Manny Do you take Sundays off

Discussion in 'Trumpet Discussion' started by Bach 1 1/4C Man, Jul 30, 2005.


    ROGERIO Mezzo Forte User

    Sep 30, 2004
    Same here Manny. When we arrived in the States in 1967 there was no such thing as ESL programs in the public schools. There was only the "sink or swim" program in place. I remember being brought into a classroom (4th grade), being introduced by showing the kids a map of Brazil. Some of the boys that did not like foreigners made life a bit difficult for me... I learned to fight after school. ;-)

    Nice new avatar! Is that you?
  2. Manny Laureano

    Manny Laureano Utimate User

    Sep 29, 2004
    Yeah, that's little ol' me on tour. It was a pic taken on tour a few years back.

    After school fights with the new kid... one of our "quaint' rites of passage although it's part of every culture. I didn't get into many fights. In fact I remember both of them. I was one for two but the one I lost I was shorter and younger than the guy that won. I was in over my head.

    It worked out okay... it turned out we both were in different karate schools later in life and we wound up in a local basement with other kids that wanted to workout and practice together.

    We had a workout and the suggestion for sparring came up by this kid, now older and stronger. Nobody wanted to fight him. you should have seen the eyes all drop to the floor when he asked who wanted to fight.

    I said I'd take him on.

    I won.

  3. trickg

    trickg Utimate User

    Oct 26, 2003
    I took a week off last week. Part of it was because my Mom was in town and I wanted to spend a lot of time with her and the kids while she was here. Part of it was because I believe I over-practiced in preparation for an audition that I recently took (that I bombed!) and I just wanted a mental and physical break away from the horn. Part of it was that for the first time in a while, I didn't have a weekend gig that I had to prep for.

    That being said, I have a gig on this upcoming Saturday and I have a date with my trumpet every night this week. :D

    But getting back to the original gist of this thread, when I was in my early 20s, playing for an Army Band, I rarely took a day completely off. It always seemed like my first day back I had slightly fuzzy chops, and I didn't like that feel of inconsistency, so even on weekends where I had no jobs, I would still do at a minimum, a basic warm up.

    These days, taking time off of the trumpet really isn't a big deal. I know that come gig time, I'm going to play well enough to do the gig, (it's a LOW pressure gig) and playing trumpet isn't my living, it's a side thing - something that I do just because I enjoy doing it, and for now, it is enough.
  4. PhatmonB6

    PhatmonB6 Mezzo Piano User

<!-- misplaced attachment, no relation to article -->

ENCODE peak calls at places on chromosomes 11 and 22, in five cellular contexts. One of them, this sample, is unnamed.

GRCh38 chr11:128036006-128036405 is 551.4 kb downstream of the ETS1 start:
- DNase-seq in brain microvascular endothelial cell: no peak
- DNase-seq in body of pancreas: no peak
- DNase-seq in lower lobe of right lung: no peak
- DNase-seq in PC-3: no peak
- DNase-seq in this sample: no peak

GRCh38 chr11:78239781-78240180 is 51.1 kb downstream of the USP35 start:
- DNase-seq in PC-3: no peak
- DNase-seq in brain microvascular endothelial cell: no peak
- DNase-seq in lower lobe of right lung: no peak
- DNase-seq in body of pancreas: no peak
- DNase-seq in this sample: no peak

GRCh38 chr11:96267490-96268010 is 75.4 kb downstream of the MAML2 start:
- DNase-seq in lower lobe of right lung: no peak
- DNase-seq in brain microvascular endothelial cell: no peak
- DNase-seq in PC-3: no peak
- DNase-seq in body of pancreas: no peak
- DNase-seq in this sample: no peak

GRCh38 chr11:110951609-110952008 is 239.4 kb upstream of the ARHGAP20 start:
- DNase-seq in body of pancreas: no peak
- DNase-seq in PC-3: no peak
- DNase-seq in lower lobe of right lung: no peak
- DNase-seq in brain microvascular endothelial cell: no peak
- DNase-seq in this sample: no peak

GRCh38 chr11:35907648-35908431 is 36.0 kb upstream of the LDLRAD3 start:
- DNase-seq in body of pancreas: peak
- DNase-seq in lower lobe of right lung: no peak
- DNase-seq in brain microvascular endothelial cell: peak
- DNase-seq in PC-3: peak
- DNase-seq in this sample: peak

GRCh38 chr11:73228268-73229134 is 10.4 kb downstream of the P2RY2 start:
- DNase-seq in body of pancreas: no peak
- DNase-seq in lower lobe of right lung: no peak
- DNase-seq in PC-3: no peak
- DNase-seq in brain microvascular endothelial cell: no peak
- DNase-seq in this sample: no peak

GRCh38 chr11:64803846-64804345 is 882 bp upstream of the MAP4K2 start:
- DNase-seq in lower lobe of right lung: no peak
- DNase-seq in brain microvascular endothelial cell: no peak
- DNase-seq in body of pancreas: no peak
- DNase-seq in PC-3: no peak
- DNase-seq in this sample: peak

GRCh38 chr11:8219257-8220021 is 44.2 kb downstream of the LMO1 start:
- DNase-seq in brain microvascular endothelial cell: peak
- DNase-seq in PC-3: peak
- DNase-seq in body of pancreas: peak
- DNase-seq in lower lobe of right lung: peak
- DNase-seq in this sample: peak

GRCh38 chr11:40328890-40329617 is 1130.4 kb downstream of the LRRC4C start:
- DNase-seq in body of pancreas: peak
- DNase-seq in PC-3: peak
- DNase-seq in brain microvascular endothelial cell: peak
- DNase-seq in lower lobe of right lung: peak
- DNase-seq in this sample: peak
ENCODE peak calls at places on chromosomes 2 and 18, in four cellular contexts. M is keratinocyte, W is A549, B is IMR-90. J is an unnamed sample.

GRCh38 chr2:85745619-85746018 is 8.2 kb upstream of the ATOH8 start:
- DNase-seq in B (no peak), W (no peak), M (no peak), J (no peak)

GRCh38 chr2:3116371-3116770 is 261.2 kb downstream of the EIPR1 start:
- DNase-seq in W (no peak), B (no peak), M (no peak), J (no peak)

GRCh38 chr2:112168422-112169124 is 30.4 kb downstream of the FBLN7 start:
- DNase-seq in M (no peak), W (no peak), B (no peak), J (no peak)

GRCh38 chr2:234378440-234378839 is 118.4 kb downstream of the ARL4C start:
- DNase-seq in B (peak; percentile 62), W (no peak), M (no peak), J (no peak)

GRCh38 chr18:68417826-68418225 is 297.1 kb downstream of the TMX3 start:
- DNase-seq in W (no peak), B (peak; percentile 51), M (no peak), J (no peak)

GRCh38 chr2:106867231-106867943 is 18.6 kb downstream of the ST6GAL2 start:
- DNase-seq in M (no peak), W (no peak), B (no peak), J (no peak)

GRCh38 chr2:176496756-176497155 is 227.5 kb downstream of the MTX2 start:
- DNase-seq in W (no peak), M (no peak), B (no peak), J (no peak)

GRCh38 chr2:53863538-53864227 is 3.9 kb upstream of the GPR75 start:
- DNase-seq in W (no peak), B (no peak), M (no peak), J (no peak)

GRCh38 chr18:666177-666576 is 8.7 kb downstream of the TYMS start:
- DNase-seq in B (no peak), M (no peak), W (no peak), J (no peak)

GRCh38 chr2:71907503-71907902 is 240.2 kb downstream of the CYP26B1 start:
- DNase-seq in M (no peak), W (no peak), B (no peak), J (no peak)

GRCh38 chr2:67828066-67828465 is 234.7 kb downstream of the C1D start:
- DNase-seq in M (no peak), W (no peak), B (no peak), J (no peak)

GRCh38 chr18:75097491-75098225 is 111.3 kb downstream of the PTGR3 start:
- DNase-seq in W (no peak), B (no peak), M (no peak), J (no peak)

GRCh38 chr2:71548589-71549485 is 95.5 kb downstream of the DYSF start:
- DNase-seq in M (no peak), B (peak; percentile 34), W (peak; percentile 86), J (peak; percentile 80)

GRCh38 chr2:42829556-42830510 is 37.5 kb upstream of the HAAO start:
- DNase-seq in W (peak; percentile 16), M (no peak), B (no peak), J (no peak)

Jan 16, 2005

    Cuando mis padres vengan de San Antonio tal vez puedamos tomar otra lecion contigo en Espanol. Mi Madre habla Espanol. Pero yo no hablo Espanol.
    Gracias, Roberto ;-)
  5. Manny Laureano

    Manny Laureano Utimate User

    Sep 29, 2004

    Muy bien, mi hermano!

  6. GordonH

    GordonH Mezzo Forte User

    May 15, 2005
    I learned a lot about this from Roddy Lewis and then from athletics.

    Roddy suggests taking two days off a week if you can, but not two days together. This lets your muscles recover.

    I do a bit of running and got more serious recently ( I mean competitive running not jogging). My training program is only five days per week to allow two days for recovery. I take Saturdays and Wednesdays off.
    If I run 7 days I feel like I am getting on better, but I start to get sprains and injuries and my overall performance is worse.

    Another thing I learned from athletics is interval training.
    How this works is that you build up your stamina by doing harder exercise than you normally would for one minute then rest for one minute.
    For example you might run on the treadmill at 12 KM/hr which is faster than you could normally manage but only for one minute, then walk for a minute at 6KM/hr and keep repeating this.
    It allows you to push harder and builds up stamina.

    So the outcome of all this trumpet wise is that I play for 6 days a week and take one day off (normally this is the day after orchestra rehearsal if I have had a heavy blow).
    I practice several times a day for short periods alternating between tough physical passages and technical passages that are less stressful on the muscles.
    I think it was Cat Anderson who kept trumpets all over his house, including in the bathroom, so he could have a blow at all times of the day.

    The outcome of this regime is:

    1. I can pick up and play the trumpet with less warm up required.
    2. My stamina is better than I had when I used to just have one long practice.
    3. I have not had any bad lip problems since I started doing it.

    Obviously I have the privelege of being able to play like this (I am CEO of a company so i can get away with having my trumpet in the office) but it has definitley been beneficial.
    When I used to play for a living I was blowing for hours evry day and used to get relaly bad muscle fatigue and found I was having to do more and more warming up to keep things flexible.

    I used to practice during the day, do gigs at night and play cornet in a championship section brass band as a "hobby" which is like playing the violin in an orchestra.
  7. Manny Laureano

    Manny Laureano Utimate User

    Sep 29, 2004
    Dear Gordon,

    I think you are "spot on" about play, rest, play, rest as a way of building and maintaining endurance and upper register, all things being equal. When I think back to being a kid in college, that's what I did a lot of and my endurance and upper register developed in a very natural way. It was what I later became known for around school.


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